This ‘perversion’ of just government expresses the oldest and most corrupt form of non-democracy: authoritarian dictatorship. 6 Niccolo Machiavelli and Thomas Hobbes extended Aristotle’s authoritarian construct while Jean Jacques Rousseau refined Plato’s ideal state, anticipating the pseudo-democratic nature of modern totalitarianism. The Prince expressed Machiavelli’s blueprint for the autocratic seizure and maintenance of power. Hobbes’ Leviathan argued for the absolute authority of state over citizenry to guarantee security in a ‘brutish’ world.
Rousseau’s The Social Contract argued that the ‘general will’ and 5See Karl Popper, The Open Society and Its Enemies: The Age of Plato, vol. I (Princeton, 1945). 6 Aristotle, Politics, Book v, 9 (London, 1941). 602 Paul C. Sondrol infallibility of the collective people legitimised government. Modern totalitarians justify their dictatorships as a reflection of this volontege’nerale that only the dictator truly discerns. 7 Classic totalitarian and authoritarian precursors intersect in Max Weber’s pioneering analysis of’ charismatic’ leadership. Charisma (the gift of grace) is heaven-sent, irrational, emotive and popular.
Weberian charisma consists in a leader’s apparent possession of superhuman qualities; a messianic vision and role in determining the course of human events. Charisma also implies a close personal union between inspirational leader and willing followers, legitimising rulership. The leader bears the collective will of the people. Tenure is not dependent upon the superficiality of elections; rather, the leader is ‘elected’ from on high. 8 Dictators such as Hitler, Mussolini and Stalin defined themselves in terms of prophetic, personal qualities elevating them beyond the rank and file.
Their dictatorships created a mystical bond with the masses, merging authority with control and representation into a leadership principle and (FiihrerprinZip) absolutist regime (Fihrerstat). The unique mission and transcendental qualities of these totalitarians were functional requisites to their ideological imperatives demanding the wholesale destruction, restructuring and expansion of state and society, domestically and internationally. Totalitarians thus appear to possess what Hannah Arendt calls a ‘truer reality’ than the flawed perceptions of mere mortal men, justifying breakthrough measures to achieve some fated destiny. As evidenced by Hitler, Stalin, Mao and Castro, totalitarians, unlike authoritarians, envision not only a transformed domestic society, but also an expanded national influence on the world’s stage. A symbiotic relationship looms between the totalitarian’s demand for constant agitation, enthusiasm and unanimity and a confrontational foreign policy posture towards an external enemy: the pursuit of a great and noble aim and the need to vanquish the enemy totally are required to maintain the system in a permanent state of mobilisation, to deflect internal sociopolitical tensions, and thus repeatedly re-equilibriate the system.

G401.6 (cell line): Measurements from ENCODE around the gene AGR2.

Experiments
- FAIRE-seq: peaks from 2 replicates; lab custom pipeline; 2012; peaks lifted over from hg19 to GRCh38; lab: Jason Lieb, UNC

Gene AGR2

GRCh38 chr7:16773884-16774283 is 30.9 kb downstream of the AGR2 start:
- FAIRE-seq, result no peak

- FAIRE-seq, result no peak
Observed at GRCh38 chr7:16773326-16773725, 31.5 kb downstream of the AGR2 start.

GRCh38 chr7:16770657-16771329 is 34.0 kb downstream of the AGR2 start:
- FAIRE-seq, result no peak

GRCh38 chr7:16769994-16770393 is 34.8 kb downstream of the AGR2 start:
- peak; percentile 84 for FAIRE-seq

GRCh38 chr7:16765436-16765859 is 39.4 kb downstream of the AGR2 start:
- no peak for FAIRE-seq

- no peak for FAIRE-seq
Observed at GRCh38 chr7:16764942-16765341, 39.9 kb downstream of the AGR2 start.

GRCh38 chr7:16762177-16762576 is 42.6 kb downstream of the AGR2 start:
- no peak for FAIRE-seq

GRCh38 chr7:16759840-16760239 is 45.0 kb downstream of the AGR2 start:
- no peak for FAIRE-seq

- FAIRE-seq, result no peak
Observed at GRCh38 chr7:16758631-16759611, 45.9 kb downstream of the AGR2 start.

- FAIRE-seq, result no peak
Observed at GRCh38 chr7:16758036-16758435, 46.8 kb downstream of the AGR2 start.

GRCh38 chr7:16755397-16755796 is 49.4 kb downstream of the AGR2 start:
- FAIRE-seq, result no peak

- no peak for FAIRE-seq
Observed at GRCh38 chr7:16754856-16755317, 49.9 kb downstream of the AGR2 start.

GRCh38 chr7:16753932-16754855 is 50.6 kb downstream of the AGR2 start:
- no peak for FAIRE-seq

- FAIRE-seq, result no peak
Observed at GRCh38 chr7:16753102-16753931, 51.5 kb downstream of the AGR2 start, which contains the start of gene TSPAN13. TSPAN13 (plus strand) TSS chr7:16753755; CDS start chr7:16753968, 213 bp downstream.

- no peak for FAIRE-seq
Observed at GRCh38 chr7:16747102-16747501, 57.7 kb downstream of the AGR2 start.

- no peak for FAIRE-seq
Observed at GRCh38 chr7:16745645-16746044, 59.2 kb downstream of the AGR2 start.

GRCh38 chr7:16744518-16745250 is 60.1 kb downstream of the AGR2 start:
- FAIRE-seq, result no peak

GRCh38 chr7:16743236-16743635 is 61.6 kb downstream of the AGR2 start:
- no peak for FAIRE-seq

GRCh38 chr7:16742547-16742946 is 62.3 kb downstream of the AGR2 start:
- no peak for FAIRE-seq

Few authoritarians are imbued with such a self-appointed global role – often taking on messianic dimensions – as the totalitarian, who invariably embarks on an expansionist, internationalist course. 10 in 7Niccolo Machiavelli,ThePrince (New York, 1952); Thomas Hobbes, TheLeviathan, George C. Christie (ed. ), Jurisprudence(St Paul, I973), pp. 297-357; Jean Jacques Rousseau, TheSocialContract (New York, I954). See also J. L. Talmon, TheOrigins of Totalitarian Democracy (New York, I966). 8 H. H. Gerth and C. Wright Mills (eds. ), From Max Weber:Essaysin Sociology (New York, I958), pp. 46-9. 9 Hannah Arendt, The Origins of Totalitarianism (New York, I95I), pp. 33-75. 0 The author gratefully acknowledges a second anonymous reviewer who suggested totalitarianinternationalistposture. analysingthe characteristic Castro and Stroessnercompared 603 Moreover, while pressing for increasing politicisation, integration, conscientisation and conversion, totalitarians concomitantly attempt to reduce, desocialise, detach or destroy commitment to other foci of allegiance, such as the Church, guild, region or family in order to narrow diversity of thought and opinion.